Landmark Shopping Center: A Story, A Memory

In 1965, when it first opened its doors, Landmark Shopping Center was the epicenter of retail industry in Alexandria. Read about its history!

Traffic overwhelmed Landmark Center’s massive parking lot for the grand opening in October 1965. (Photo: Office of Historic Alexandria)

From the Office of Historic Alexandria

Alexandria, VA – In 1965, when it first opened its doors on the corner of Duke and Van Dorn Streets, Landmark Shopping Center instantly established itself as the epicenter of retail industry in Alexandria. Where shops had once been spread out over Alexandria’s uneven growth, major department stores such as Woodward & Lothrop, Hecht’s, and Sears now were available to shoppers, surrounded by the same parking lot.

And that parking lot was noteworthy. The Landmark Center’s parking lot boasted 4,000 spaces, easily making it the largest in the city. This is the story of how Landmark Center went from overflowing that parking lot to its current state.

Landmark Shopping Center formally opened on October 11, 1965, but two anchor stores, Sears and Hecht’s, had already opened for business that August. The Landmark Sears store, encompassing 236,000 square feet, was the first new Sears to open in the Washington metro area in almost ten years. Hecht’s was smaller, “just” 163,000 square feet, but like its competitor Sears, it included an auto service center.

The mall’s third anchor store was Woodward & Lothrop, a company that had been a retail force in the metro area since the 1880s. Its 151,000 square feet of retail space opened to the public along with the 30 other stores that comprised the complex that October.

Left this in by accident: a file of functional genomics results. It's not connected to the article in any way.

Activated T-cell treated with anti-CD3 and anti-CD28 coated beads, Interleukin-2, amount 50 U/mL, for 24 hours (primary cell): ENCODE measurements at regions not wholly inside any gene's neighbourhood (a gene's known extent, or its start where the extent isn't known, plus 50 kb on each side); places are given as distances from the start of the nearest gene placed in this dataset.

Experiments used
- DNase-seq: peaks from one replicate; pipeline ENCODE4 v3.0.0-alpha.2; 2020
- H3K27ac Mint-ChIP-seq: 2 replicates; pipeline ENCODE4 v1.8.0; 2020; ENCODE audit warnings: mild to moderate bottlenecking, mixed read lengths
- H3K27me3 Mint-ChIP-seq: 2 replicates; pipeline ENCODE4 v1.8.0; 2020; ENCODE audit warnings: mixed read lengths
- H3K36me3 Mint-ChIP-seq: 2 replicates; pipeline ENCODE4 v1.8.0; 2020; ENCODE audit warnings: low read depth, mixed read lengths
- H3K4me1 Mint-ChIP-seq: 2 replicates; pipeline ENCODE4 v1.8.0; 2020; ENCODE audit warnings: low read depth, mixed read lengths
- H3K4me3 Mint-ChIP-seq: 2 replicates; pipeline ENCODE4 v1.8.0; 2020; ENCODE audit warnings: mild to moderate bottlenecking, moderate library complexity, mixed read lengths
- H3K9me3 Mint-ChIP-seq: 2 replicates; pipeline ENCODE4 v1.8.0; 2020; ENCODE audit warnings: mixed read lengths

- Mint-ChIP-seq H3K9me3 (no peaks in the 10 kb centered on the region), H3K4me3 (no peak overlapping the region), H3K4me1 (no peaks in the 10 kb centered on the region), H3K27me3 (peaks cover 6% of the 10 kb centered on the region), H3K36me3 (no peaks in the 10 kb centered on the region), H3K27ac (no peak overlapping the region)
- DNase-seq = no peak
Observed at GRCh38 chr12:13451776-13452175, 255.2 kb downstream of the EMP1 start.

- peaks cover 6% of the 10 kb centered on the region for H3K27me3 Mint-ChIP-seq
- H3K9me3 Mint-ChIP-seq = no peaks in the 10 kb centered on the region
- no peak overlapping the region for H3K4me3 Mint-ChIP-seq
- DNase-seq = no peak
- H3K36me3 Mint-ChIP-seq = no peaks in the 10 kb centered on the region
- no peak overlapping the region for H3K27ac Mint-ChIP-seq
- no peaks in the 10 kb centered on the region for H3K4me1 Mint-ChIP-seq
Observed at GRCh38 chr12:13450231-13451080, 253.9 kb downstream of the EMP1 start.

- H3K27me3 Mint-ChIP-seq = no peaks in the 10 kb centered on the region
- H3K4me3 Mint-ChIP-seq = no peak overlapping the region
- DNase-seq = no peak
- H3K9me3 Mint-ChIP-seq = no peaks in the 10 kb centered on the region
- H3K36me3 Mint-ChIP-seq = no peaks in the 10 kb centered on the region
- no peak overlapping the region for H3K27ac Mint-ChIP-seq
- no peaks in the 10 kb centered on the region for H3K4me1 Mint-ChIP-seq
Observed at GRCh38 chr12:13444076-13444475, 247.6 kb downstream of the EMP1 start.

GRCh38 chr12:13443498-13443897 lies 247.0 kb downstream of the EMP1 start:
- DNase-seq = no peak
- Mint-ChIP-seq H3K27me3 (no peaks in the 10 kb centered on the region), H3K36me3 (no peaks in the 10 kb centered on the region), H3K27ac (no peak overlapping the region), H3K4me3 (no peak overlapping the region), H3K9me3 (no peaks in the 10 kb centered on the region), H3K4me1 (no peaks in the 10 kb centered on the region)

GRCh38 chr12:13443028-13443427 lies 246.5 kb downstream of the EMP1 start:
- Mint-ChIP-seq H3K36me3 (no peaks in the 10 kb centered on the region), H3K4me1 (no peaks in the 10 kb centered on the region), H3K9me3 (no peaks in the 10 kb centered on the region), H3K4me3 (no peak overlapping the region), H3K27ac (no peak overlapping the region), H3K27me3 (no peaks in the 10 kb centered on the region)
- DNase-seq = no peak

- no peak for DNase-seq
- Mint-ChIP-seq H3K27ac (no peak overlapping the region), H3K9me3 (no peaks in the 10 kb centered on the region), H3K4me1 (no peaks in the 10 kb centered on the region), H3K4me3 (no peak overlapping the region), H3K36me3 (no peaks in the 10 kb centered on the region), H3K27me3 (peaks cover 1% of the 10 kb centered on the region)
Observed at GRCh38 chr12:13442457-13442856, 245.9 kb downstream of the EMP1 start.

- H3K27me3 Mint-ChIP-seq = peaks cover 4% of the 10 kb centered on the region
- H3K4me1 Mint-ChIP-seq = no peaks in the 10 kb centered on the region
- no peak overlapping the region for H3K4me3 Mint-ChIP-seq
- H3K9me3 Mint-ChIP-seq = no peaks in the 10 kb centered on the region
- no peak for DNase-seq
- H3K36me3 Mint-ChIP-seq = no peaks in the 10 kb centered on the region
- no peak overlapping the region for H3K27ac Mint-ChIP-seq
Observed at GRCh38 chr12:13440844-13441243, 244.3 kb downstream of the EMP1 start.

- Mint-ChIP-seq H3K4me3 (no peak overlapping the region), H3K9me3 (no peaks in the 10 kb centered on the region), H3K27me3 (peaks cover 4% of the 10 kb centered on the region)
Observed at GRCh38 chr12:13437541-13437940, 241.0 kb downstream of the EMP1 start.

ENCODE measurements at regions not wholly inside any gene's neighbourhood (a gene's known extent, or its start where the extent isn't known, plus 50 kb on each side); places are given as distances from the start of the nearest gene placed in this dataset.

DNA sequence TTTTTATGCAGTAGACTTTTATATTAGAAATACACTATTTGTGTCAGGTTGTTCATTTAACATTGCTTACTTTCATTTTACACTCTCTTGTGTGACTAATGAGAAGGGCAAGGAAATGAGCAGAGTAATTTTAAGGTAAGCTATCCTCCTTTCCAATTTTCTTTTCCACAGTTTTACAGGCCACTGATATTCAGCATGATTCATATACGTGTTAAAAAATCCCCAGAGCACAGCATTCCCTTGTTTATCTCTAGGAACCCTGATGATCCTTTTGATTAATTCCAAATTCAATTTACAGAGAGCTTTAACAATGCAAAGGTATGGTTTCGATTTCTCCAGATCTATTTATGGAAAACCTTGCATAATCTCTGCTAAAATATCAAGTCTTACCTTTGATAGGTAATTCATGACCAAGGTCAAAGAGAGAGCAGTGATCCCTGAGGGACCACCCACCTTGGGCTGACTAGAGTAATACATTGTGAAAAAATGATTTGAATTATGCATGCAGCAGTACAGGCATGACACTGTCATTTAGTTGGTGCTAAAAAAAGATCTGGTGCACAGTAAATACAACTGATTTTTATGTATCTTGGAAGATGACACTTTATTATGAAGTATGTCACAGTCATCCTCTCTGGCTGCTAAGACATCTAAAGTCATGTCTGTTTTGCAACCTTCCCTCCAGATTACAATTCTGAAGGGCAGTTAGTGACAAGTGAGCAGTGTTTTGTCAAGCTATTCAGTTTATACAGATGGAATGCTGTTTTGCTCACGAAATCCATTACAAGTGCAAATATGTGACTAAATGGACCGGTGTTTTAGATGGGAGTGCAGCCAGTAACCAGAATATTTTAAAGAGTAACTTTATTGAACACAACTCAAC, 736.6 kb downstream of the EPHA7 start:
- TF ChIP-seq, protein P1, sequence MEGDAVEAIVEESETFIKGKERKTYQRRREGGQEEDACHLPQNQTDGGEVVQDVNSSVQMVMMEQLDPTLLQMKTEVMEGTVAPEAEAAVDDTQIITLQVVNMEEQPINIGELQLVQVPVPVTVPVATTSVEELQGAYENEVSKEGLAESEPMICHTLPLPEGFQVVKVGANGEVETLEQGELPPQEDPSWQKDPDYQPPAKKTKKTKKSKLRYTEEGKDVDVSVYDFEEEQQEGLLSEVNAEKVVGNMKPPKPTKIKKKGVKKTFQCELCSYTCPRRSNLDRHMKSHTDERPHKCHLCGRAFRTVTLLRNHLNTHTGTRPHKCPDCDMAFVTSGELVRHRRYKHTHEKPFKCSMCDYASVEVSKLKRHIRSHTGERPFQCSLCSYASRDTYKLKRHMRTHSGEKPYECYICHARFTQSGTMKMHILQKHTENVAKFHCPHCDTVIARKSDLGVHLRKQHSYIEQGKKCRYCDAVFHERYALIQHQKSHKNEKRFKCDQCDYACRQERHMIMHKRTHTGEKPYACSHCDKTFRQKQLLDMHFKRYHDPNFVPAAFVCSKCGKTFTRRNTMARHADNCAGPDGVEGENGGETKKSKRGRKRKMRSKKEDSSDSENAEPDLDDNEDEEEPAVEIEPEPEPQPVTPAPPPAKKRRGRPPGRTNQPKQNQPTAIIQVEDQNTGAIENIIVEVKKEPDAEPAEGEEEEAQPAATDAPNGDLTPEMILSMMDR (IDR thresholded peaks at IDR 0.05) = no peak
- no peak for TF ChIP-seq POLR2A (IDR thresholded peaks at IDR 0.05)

Representatives of Sears and Hecht’s estimated that the grand opening brought up to 15,000 cars to the center. Nearby apartment and condominium buildings such as Edsall Gardens and Landmark Terrace used their proximity to the shopping center as a selling point almost immediately. For its first Christmas season in business, the open-air mall advertised Santa arriving by helicopter.

But the accolades didn’t last forever. In March 1982, an electrical fire caused $150,000 in smoke damage to a dozen shops, but no one was injured. The fire’s cause came as an unwelcome and somewhat bizarre surprise: it was a chemical reaction to a floor-sealing compound.

Less than two years later, the Australian investment company International Investment Property Company bought the shopping center. The company had experience renovating aging malls throughout the eastern U.S. and set out to give the Landmark a facelift. But one original tenant, the S&W Cafeteria, closed rather than trying to ride out the hiatus needed during renovation.

The first stage of renovation began in August 1989. IIPC converted the single-level, courtyard style mall into a three-story, fully-enclosed facility, making it more enticing for shoppers on hot days like those we’re experiencing this summer. The mall’s original three anchor stores, Sears, Woodward & Lothrop, and Hecht’s, returned for the reboot, along with some other 40 stores. The second phase of renovation added 100 more stores and a food court.

But Landmark’s new lease on life didn’t last. Despite new investment by the Howard Hughes Corporation, staples of suburban malls such as Lord & Taylor, which by 2009 had taken over the old Woodward & Lothrop department store, and Macy’s, which in 2017 occupied the original Hecht’s, closed their stores. This came during a nationwide downturn in brick and mortar retail.

The new Wonder Woman includes scenes that will spark memories for long-time Landmark Mall customers. (Courtesy promotional phot

Earlier this summer, Sears announced that it too would close their Landmark store, leaving the shopping center without an occupant. The new Wonder Woman film, shot in 2018, will include scenes shot in the soon-to-be empty center, a reminder of the former draw large shopping centers had on Americans, including the many Alexandrians who once visited Landmark.

ICYMI: Closing Time: Sears at Landmark Mall Going Out of Business